We finally came to the conclusion that extra curriculars/activities is the answer. Mae was already enrolled in ballet. I went to work to find classes for the kids so they could make friends and interact with Aussie kids. This was not very easy. Term 1 was already underway so we were late to the game for registration. The costs were outrageous and many activities were simply too far away. I spent many, many nights staying up late emailing places and mapping out locations. Finally, we got Term 1 all planned out. The kids ALL have activities that allow them to be social and learn about life as a kid in Australia….Horray! 

On Mondays, we take the bus into the city to Circular Quay and spend the day  along the harbor on a pier. The kids are enrolled in a theater school that has sessions for homeschoolers. Mae goes first and does a drama/puppetry class. Luke has filmmaking right after. Elle goes last with a theater class. Wes has joined us for the first two weeks, and it allows us time to do school work and/or sightsee with the other 2 kids while they wait. It’s so easy to pack up their work and do it at cafes. Mommy has to drink coffee to use their WiFi so it’s win-win.  It’s been very nice. 

On Fridays, the big kids are enrolled in a homeschool program from 10-4. It takes place at the home of some new friends we met when we first arrived. There is a teacher in charge and the kids are a mix of ages (and an overlap of kids from Drama on Monday days). The teacher runs workshops (current one is about persuasive writing and debate) for part of the day, but there is also time for play and reading and lunch. It’s a wonderful opportunity for them to make friends, get away from mommy teacher for a day, and so much more. The best part is hearing Elle and Luke talk about new foods and words and games they’ve learned from new friends.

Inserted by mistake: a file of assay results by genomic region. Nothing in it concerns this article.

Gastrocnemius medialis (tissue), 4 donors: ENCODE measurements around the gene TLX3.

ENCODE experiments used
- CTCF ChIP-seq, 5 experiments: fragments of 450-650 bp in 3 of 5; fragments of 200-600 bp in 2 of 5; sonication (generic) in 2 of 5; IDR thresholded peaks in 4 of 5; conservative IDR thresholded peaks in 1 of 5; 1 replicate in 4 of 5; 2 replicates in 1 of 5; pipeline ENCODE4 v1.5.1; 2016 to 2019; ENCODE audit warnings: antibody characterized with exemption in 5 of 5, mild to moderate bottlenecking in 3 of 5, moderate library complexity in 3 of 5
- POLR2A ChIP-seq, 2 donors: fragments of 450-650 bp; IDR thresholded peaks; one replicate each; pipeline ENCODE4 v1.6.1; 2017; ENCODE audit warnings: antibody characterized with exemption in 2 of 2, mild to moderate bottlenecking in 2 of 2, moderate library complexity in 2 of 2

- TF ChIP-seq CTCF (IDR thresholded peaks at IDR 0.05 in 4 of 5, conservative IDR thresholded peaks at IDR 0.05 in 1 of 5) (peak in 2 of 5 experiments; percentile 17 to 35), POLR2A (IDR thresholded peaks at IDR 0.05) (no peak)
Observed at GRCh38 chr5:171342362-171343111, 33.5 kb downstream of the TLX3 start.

On the weekends,  Mae goes to TuTu School. It’s so cute. Her teacher is so lovely and best of all, her class is right on our street. Elle has a theater class every Sunday at a drama institute not too far away. 

Side note: I am soooo proud of my kids. While these classes all sound fun, it has required them to take risks and be brave. Super proud. 

Homeschooling has been a learning adventure for us all. Most people tell me they could never do it. Honestly, it’s nothing like doing homework with your kids. That can be torture. This is very different. It is allowing us the flexibility we need to enjoy our short time in this beautiful country. 
* DBM (mommy teacher)

My Experience by Elle❤️

By: Elle Marshall